–By Jake Terpstra
IN a recent town meeting, as well as in letters of Representative Amash, he said that our national debt is his major concern. He did not clarify how it should be reduced, though it seemed that reducing spending is needed — without specifying what should be cut. The problem isn’t necessarily cuts or the debt, although Mr. Amash probably has different ideas than I do on ways to reduce spending. It’s our regressive tax structure that costs the middle class more and the upper 1% less.
Republicans need a history lesson
The cost of Depression and World War Two spending created a debt that was proportionally nearly as large as what we have today. At the time, the debt caused by both the Depression and the war was paid for fully in six years. The difference is that we then had a progressive tax structure that required the largest and wealthiest taxpayers to pay their fair share — in some cases, 90% of their income.
Since then our tax system has changed. Now we have a regressive tax system whereby the lowest earners pay a higher percentage of their income – up to 39.9% of their income – while the wealthiest only pay 10% of their income in taxes. Essentially, the top few earners in our society, and the ones who should be paying more taxes than those in the middle or working classes.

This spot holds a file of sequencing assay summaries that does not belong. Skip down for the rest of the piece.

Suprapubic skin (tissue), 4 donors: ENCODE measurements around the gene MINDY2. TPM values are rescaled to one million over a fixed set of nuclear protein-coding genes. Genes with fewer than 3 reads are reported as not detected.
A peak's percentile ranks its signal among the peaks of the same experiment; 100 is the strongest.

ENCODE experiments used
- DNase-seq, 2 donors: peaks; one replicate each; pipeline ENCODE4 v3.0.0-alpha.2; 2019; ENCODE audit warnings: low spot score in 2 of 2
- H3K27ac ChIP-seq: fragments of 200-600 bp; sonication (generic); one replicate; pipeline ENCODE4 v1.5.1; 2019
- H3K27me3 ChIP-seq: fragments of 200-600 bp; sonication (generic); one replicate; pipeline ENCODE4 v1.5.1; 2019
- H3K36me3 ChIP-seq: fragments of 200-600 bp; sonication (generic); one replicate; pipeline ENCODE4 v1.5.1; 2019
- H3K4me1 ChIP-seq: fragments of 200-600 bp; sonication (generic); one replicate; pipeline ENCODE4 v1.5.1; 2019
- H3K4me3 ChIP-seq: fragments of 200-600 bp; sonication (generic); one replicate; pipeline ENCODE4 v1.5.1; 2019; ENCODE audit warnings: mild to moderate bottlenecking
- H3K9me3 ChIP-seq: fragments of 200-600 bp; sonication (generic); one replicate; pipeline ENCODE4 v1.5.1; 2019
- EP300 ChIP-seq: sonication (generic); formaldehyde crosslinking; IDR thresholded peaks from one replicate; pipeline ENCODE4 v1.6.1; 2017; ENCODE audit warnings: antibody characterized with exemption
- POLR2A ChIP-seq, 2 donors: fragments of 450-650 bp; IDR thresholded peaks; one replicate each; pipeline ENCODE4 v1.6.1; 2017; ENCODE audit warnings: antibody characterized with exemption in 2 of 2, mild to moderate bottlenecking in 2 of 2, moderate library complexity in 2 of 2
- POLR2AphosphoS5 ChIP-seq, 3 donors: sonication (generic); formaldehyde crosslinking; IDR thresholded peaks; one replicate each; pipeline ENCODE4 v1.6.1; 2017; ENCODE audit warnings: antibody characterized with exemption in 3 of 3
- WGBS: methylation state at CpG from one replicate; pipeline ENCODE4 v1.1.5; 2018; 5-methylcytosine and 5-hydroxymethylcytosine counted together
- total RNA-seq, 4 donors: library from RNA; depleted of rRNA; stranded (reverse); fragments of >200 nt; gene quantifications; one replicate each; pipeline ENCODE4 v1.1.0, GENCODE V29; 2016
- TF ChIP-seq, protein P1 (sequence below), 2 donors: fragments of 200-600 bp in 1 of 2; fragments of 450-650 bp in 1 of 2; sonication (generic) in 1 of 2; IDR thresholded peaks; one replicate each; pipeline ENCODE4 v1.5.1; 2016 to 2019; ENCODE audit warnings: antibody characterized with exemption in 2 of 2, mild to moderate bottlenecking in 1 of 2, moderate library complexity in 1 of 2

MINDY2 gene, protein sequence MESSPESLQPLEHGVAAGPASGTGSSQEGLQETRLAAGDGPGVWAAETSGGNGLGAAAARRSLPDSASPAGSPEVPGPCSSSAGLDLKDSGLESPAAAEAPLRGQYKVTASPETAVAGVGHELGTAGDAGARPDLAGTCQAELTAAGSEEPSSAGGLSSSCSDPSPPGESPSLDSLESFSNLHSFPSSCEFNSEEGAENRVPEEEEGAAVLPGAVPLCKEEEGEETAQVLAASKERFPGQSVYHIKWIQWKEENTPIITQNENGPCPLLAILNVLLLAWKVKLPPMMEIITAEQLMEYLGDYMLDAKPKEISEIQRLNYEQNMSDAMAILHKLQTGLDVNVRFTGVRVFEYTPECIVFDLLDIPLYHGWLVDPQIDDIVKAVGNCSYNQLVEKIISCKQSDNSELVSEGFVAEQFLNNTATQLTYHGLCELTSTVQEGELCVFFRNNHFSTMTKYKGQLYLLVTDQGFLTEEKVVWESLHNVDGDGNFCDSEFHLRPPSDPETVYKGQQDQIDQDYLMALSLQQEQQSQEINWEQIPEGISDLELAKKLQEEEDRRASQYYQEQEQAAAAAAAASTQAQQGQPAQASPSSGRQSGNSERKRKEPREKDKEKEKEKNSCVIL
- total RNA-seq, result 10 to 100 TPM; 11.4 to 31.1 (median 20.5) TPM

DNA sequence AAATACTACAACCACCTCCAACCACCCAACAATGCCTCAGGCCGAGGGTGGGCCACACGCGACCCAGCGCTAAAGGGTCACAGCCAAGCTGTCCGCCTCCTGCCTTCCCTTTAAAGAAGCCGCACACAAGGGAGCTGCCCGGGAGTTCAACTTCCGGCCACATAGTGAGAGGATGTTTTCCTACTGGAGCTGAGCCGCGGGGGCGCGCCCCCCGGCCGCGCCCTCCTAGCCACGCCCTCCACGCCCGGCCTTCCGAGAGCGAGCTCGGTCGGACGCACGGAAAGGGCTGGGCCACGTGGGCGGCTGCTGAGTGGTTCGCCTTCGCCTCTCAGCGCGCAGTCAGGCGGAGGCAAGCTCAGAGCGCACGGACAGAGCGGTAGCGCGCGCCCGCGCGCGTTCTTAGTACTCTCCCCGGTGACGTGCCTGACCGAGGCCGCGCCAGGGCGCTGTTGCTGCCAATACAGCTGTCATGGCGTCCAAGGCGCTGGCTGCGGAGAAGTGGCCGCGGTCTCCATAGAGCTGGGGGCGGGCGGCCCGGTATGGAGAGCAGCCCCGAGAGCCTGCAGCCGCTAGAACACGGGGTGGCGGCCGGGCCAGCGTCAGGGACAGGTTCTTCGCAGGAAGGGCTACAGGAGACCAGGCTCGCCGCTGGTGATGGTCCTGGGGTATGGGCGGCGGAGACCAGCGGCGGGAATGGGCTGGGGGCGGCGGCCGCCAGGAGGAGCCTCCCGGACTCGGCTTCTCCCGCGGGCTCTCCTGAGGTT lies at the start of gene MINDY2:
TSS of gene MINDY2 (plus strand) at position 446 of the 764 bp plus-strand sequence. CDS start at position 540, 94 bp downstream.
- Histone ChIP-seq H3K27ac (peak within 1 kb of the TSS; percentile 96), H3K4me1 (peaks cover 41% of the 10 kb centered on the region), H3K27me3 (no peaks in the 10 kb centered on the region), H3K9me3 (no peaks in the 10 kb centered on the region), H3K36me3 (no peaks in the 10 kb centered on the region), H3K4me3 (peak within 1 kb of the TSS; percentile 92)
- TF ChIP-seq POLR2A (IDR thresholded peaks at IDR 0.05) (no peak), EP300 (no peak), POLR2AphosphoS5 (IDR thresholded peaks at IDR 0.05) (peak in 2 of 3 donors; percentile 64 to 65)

Here’s another history lesson
President Eisenhower — a Republican — wanted us to have a highway system similar to the autobahn in Germany. He accomplished it with no increase to the national debt but with a progressive tax that still existed at the time.
Reagan campaigned with reducing the national debt as one of his goals. When he came into office the debt was about $900 billion. When he left it was over $3 trillion. Republicans are masters of making Democrats out to be the “big spenders” but when Democratic President Bill Clinton left office we had a surplus.
Though often concealed by political rhetoric, the causes and effect of the national debt are clear enough. As we creep toward the debt ceiling once again, congress will be faced with extending that ceiling or arguing about until the government shuts down. I would encourage Republicans rethink our tax system and the way we spend and borrow. The viability of future generations of Americans depends on it.